Utility of a Mobile Route Planning App for People Aging with Disability
Sanford, Jon A.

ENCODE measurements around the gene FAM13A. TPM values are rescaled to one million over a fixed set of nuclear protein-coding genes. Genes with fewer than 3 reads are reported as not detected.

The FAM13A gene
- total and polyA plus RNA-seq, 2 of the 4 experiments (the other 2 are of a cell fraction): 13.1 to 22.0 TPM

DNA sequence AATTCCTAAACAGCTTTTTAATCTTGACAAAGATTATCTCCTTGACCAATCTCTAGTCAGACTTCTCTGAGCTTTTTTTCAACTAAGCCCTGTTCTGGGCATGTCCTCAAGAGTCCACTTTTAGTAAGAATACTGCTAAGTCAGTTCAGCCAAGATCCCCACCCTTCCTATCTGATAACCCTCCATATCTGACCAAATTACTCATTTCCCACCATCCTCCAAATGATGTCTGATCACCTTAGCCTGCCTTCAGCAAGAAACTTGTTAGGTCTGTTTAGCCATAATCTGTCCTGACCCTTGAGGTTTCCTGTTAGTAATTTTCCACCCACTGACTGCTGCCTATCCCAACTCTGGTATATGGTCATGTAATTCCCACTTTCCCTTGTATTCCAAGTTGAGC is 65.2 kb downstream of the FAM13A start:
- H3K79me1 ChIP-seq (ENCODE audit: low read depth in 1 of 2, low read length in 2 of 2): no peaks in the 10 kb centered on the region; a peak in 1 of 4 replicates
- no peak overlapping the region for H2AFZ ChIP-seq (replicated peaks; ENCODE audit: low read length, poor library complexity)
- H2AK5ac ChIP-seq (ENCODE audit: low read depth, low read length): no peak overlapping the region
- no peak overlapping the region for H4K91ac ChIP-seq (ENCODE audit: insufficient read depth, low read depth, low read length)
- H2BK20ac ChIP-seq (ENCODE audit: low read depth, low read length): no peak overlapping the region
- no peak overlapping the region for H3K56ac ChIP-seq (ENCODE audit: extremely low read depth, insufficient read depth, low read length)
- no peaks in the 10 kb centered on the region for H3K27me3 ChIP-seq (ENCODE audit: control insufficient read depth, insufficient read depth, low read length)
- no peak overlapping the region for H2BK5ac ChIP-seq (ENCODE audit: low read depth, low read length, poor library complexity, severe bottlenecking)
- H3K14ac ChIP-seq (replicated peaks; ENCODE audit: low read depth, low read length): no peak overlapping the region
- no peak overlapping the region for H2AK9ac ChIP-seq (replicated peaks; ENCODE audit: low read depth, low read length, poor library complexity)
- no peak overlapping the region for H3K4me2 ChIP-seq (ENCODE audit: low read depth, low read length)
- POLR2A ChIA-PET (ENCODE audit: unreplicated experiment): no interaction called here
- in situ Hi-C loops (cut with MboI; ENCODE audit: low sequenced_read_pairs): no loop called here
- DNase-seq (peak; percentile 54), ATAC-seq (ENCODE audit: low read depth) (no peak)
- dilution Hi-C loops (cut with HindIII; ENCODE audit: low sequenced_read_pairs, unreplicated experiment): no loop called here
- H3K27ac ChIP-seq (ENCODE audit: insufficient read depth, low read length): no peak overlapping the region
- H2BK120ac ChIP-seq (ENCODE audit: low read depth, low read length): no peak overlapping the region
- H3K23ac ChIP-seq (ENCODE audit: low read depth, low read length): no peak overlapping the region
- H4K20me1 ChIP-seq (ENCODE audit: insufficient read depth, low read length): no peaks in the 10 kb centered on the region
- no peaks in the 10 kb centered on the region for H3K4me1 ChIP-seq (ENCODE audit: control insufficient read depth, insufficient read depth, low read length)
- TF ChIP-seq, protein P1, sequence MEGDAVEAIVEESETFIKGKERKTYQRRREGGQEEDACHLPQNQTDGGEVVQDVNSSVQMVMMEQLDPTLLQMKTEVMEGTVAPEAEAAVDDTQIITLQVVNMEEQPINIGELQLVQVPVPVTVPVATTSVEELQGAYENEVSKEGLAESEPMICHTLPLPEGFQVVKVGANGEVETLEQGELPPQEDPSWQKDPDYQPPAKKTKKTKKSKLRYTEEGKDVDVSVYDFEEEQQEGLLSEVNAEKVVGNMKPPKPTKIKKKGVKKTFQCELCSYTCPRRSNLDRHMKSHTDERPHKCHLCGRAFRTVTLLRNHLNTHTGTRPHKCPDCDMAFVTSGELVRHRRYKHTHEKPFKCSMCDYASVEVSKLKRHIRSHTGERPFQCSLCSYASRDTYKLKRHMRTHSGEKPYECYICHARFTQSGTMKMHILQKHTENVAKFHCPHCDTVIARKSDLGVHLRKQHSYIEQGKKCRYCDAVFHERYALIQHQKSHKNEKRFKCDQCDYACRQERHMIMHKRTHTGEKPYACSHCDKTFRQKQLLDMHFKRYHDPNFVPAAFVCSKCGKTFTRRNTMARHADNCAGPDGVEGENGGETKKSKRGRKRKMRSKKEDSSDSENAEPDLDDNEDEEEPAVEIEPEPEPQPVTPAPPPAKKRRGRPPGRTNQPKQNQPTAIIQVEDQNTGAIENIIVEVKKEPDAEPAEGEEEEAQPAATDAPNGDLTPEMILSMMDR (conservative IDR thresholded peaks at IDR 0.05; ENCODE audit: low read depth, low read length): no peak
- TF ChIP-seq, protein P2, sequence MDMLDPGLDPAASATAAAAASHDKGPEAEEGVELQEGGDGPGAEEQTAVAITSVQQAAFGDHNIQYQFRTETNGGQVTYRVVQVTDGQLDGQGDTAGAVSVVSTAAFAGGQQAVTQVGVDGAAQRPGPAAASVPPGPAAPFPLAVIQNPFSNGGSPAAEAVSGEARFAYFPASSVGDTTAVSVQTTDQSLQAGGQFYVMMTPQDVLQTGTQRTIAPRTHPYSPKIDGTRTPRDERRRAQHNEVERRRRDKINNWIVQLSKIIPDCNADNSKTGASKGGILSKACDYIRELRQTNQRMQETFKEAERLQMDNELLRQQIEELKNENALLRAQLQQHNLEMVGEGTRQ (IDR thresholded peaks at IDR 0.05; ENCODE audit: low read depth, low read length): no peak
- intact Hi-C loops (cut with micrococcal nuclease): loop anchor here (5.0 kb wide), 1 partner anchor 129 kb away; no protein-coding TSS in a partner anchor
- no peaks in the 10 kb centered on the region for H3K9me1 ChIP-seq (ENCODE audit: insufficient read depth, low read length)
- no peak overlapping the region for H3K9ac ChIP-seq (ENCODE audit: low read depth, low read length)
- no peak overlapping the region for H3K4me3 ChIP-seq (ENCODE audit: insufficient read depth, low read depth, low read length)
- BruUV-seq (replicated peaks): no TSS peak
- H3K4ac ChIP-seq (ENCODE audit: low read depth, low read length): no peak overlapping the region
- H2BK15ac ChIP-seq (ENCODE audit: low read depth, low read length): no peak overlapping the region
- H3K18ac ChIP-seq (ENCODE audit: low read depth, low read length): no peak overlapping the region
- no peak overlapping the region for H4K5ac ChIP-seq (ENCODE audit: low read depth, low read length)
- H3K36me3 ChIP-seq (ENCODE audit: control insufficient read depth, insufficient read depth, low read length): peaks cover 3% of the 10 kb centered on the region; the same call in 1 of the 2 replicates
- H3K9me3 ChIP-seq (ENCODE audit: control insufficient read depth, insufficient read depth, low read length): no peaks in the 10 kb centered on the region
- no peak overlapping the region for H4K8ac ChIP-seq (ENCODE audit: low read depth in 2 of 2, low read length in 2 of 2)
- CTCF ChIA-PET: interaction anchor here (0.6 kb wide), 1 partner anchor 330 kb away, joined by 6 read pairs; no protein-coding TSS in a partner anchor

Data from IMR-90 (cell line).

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Mobility is a key contributor to an individual’s community living and participation. As a result, outdoor environmental barriers, such as uneven sidewalks and no curb cuts, play a crucial role in the development of disability and loss of independence among individuals aging with mobility and vision limitations. To compensate, people with disabilities typically plan routes before going out. However, they often lack the appropriate street-level information about the environment to plan routes that meet their abilities and needs for safety and accessibility (e.g., the location of curb cuts and crosswalks). As a result, the real impediment to outdoor mobility is not the actual barriers, but the lack of information about those barriers for route planning. To provide the street-level information about barriers that would maximize the independent living and community participation of people with mobility disabilities, the project team developed a working prototype of the Application for Locational Intelligence and Geospatial Navigation (ALIGN) based on static graphical information systems (GIS) data (e.g., physical infrastructure, slope, crime rates and land uses). This study details the utility testing of the application with individuals aging with mobility and vision limitations by using direct observation, think-aloud and open-ended questionnaires. Findings indicate that participants found the application to be potentially useful, especially in unfamiliar locations. However, testing also indicated a number of refinements, including multimodal input and outputs that would enhance the utility of the initial prototype. Additional design criteria will inform the next prototype, including use of consistent audio/visual feedback, and simpler directions. These criteria will be applied to create a more usable application for the target population.